06:46 am February 25, 2020

Hi Steve Matthew,

 

Thank you for responding. Let me rephrase whatever I've written - In the Sprint Planning meeting, the Product Owner gives a briefing to the rest of the Scrum Team on the User Stories that he believes should be part of the next Sprint. Ultimately, the development team decides which User Stories  make it to the Sprint. In this discussion -

a. Some additional details to the User Stories could be added or some detail that the team feels is now irrelevant could be deleted.

b. The priorities of the User Stories might change.

c. The development team might want to re estimate a few User Stories.

Isn't this Backlog Grooming? In an ideal scenario, the development team may completely agree with the existing structure of the User Stories and hence backlog grooming would not take place

 

Source: I've purchased a course (highest rated) on Scrum from Udemy 

06:52 am February 25, 2020

Why not check your understanding of this matter by reading the Scrum Guide?

 

Hello Ian Mitchell, 

The Scrum Guide does mention that Backlog Grooming should take place but it doesn't mention how and when. Hence the confusion. 

06:56 am February 25, 2020

 Therefore, I wouldn't go so far as to say that refinement at Sprint Planning is an anti-pattern - it depends on why and how much refinement is happening at Sprint Planning.

 

The Udemy course that I've mentioned in the previous post strongly suggests that the Backlog Refinement scheduled during the Sprint Planning meeting be moved to a meeting in the Sprint Pre Planning phase so that the Sprint Planning meeting is smooth and finishes on time. I've seen a number of online Scrum blogs suggest the same.

05:20 pm February 25, 2020

@Amit, the term grooming is offensive in some languages and was changed several versions ago in the Scrum Guide to Refinement.

08:49 pm February 25, 2020

Source: I've purchased a course (highest rated) on Scrum from Udemy

Amit, this is just my opinion, but I'd be skeptical of any Scrum course that claims to be a best-seller and costs only $13.   A quick glance at the course highlighted several glaring errors in their understanding of Scrum (bold = error):

  • In Sprint Planning, items are selected from the Release Backlog (should be Product Backlog)
  • In Sprint Planning, it tells you to break items into sub-tasks, estimate the items in either "complexity points" or "ideal days", and sub-tasks in hours (Scrum makes no such prescription)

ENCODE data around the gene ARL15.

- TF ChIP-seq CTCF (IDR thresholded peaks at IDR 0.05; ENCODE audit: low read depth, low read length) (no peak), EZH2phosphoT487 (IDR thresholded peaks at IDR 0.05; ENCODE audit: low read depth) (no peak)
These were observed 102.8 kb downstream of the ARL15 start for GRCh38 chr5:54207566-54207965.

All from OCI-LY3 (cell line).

• During a sprint, you can not change items in the Sprint Backlog (you most certainly can)
  • Sprint aim is to complete all tasks identified in Sprint Planning (sprint objective is to meet the Sprint Goal)

I would highly advise against taking this course, Amit.   Everything you need to know is in the Scrum Guide.

10:48 am February 28, 2020

Hello Timothy Baffa, 

 

As a complete novice to Scrum, I think the Udemy course did a pretty good job in getting me acquainted with the basics and terminologies of Scrum. I will take your advice and compare the Scrum Guide against the Udemy course to see how divergent they're with respect to each other. Thank you.  

07:57 pm February 28, 2020

Please keep in mind that the Scrum Guide is the "Source of Truth". Anything else is an opinion without standing meaning trust the Scrum Guide and be skeptical of everything else.

11:56 am February 29, 2020

In my opinion you should be right if we look at scrum's continuous reference to the word `adapt` . In practice, I have seen meetings for backlog grooming (refining) occurring before sprint planning and towards the end of a sprint.

06:13 am March 6, 2020

In practice, I have seen meetings for backlog grooming (refining) occurring before sprint planning and towards the end of a sprint.

 

Conducting the Backlog Grooming session 2-3 days before the end of the current Sprint seems to be the most widely adopted practice. A lot of experienced folks seem to recommend this approach.